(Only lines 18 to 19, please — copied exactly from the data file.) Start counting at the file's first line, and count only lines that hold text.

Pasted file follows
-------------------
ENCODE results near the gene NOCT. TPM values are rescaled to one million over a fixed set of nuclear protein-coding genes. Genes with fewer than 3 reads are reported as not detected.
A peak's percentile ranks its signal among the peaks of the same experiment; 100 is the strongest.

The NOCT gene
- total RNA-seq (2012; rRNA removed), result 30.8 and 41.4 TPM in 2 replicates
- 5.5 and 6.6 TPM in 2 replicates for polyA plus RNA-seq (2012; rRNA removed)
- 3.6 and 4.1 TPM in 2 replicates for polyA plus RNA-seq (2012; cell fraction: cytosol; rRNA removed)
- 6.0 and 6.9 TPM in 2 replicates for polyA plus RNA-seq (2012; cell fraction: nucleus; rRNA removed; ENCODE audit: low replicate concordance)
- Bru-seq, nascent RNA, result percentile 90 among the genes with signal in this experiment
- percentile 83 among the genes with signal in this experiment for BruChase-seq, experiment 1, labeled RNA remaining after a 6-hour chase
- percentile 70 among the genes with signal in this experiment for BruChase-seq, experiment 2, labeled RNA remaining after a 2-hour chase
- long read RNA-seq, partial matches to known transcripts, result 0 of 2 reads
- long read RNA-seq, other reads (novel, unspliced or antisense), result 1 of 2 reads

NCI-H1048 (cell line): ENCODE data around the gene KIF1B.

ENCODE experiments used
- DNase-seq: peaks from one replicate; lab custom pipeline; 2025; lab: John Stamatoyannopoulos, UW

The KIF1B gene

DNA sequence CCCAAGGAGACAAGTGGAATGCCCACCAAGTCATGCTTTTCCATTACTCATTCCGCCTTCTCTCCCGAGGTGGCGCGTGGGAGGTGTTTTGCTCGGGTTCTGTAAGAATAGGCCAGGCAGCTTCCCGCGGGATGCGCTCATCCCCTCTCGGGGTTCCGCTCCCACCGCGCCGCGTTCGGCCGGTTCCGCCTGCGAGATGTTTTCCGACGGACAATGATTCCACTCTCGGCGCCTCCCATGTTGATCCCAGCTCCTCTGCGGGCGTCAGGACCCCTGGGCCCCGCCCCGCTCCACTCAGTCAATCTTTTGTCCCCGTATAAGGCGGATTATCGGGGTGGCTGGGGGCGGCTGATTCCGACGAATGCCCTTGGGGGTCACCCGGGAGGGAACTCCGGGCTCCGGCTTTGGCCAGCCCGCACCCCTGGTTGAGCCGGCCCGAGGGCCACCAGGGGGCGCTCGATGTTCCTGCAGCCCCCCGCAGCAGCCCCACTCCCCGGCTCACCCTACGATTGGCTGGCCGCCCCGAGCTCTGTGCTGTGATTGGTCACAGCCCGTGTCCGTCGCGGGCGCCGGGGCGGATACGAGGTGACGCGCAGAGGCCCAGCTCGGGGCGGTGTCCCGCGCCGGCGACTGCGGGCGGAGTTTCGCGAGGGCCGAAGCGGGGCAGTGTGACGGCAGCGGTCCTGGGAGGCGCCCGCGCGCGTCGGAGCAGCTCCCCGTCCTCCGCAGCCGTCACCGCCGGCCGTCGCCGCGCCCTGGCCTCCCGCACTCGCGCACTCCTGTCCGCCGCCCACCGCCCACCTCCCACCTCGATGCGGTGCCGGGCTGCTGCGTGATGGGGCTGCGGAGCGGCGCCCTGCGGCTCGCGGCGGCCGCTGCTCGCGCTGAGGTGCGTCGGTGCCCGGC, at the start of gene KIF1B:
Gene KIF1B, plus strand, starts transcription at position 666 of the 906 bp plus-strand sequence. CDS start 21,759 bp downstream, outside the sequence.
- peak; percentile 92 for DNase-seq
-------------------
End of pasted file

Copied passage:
Gene KIF1B, plus strand, starts transcription at position 666 of the 906 bp plus-strand sequence. CDS start 21,759 bp downstream, outside the sequence.
- peak; percentile 92 for DNase-seq